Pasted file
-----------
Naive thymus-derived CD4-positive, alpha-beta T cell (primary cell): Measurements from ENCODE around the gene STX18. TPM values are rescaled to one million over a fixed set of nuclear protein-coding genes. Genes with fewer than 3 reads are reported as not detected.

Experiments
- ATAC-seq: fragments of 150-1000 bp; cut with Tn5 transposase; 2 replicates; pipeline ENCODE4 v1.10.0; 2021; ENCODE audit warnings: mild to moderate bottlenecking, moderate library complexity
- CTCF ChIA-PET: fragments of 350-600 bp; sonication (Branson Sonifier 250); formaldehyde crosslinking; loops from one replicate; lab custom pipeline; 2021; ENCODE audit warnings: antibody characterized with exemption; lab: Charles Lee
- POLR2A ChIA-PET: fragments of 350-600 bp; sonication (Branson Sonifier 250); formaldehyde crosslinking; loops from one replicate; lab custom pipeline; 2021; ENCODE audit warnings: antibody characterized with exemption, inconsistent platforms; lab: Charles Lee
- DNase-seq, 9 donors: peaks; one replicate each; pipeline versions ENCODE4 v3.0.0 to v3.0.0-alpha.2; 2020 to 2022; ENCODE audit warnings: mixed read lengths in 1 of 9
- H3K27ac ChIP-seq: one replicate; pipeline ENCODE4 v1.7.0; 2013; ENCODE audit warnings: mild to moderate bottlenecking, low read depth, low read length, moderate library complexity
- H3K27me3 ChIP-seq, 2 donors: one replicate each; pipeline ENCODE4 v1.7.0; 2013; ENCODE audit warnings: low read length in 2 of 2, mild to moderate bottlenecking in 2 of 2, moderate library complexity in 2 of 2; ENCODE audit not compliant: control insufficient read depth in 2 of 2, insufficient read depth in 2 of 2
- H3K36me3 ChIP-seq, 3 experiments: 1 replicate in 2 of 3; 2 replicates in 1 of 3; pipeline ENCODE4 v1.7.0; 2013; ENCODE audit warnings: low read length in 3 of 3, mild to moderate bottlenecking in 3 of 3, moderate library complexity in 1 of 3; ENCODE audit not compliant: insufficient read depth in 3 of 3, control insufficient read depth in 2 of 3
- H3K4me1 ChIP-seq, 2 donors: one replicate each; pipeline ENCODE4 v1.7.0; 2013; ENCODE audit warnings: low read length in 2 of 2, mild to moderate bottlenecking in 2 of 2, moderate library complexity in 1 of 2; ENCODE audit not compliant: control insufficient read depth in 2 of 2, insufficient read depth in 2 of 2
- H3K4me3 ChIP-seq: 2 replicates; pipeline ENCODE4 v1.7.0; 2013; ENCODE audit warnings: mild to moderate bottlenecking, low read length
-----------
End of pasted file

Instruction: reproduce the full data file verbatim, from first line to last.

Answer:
Naive thymus-derived CD4-positive, alpha-beta T cell (primary cell): Measurements from ENCODE around the gene STX18. TPM values are rescaled to one million over a fixed set of nuclear protein-coding genes. Genes with fewer than 3 reads are reported as not detected.

Experiments
- ATAC-seq: fragments of 150-1000 bp; cut with Tn5 transposase; 2 replicates; pipeline ENCODE4 v1.10.0; 2021; ENCODE audit warnings: mild to moderate bottlenecking, moderate library complexity
- CTCF ChIA-PET: fragments of 350-600 bp; sonication (Branson Sonifier 250); formaldehyde crosslinking; loops from one replicate; lab custom pipeline; 2021; ENCODE audit warnings: antibody characterized with exemption; lab: Charles Lee
- POLR2A ChIA-PET: fragments of 350-600 bp; sonication (Branson Sonifier 250); formaldehyde crosslinking; loops from one replicate; lab custom pipeline; 2021; ENCODE audit warnings: antibody characterized with exemption, inconsistent platforms; lab: Charles Lee
- DNase-seq, 9 donors: peaks; one replicate each; pipeline versions ENCODE4 v3.0.0 to v3.0.0-alpha.2; 2020 to 2022; ENCODE audit warnings: mixed read lengths in 1 of 9
- H3K27ac ChIP-seq: one replicate; pipeline ENCODE4 v1.7.0; 2013; ENCODE audit warnings: mild to moderate bottlenecking, low read depth, low read length, moderate library complexity
- H3K27me3 ChIP-seq, 2 donors: one replicate each; pipeline ENCODE4 v1.7.0; 2013; ENCODE audit warnings: low read length in 2 of 2, mild to moderate bottlenecking in 2 of 2, moderate library complexity in 2 of 2; ENCODE audit not compliant: control insufficient read depth in 2 of 2, insufficient read depth in 2 of 2
- H3K36me3 ChIP-seq, 3 experiments: 1 replicate in 2 of 3; 2 replicates in 1 of 3; pipeline ENCODE4 v1.7.0; 2013; ENCODE audit warnings: low read length in 3 of 3, mild to moderate bottlenecking in 3 of 3, moderate library complexity in 1 of 3; ENCODE audit not compliant: insufficient read depth in 3 of 3, control insufficient read depth in 2 of 3
- H3K4me1 ChIP-seq, 2 donors: one replicate each; pipeline ENCODE4 v1.7.0; 2013; ENCODE audit warnings: low read length in 2 of 2, mild to moderate bottlenecking in 2 of 2, moderate library complexity in 1 of 2; ENCODE audit not compliant: control insufficient read depth in 2 of 2, insufficient read depth in 2 of 2
- H3K4me3 ChIP-seq: 2 replicates; pipeline ENCODE4 v1.7.0; 2013; ENCODE audit warnings: mild to moderate bottlenecking, low read length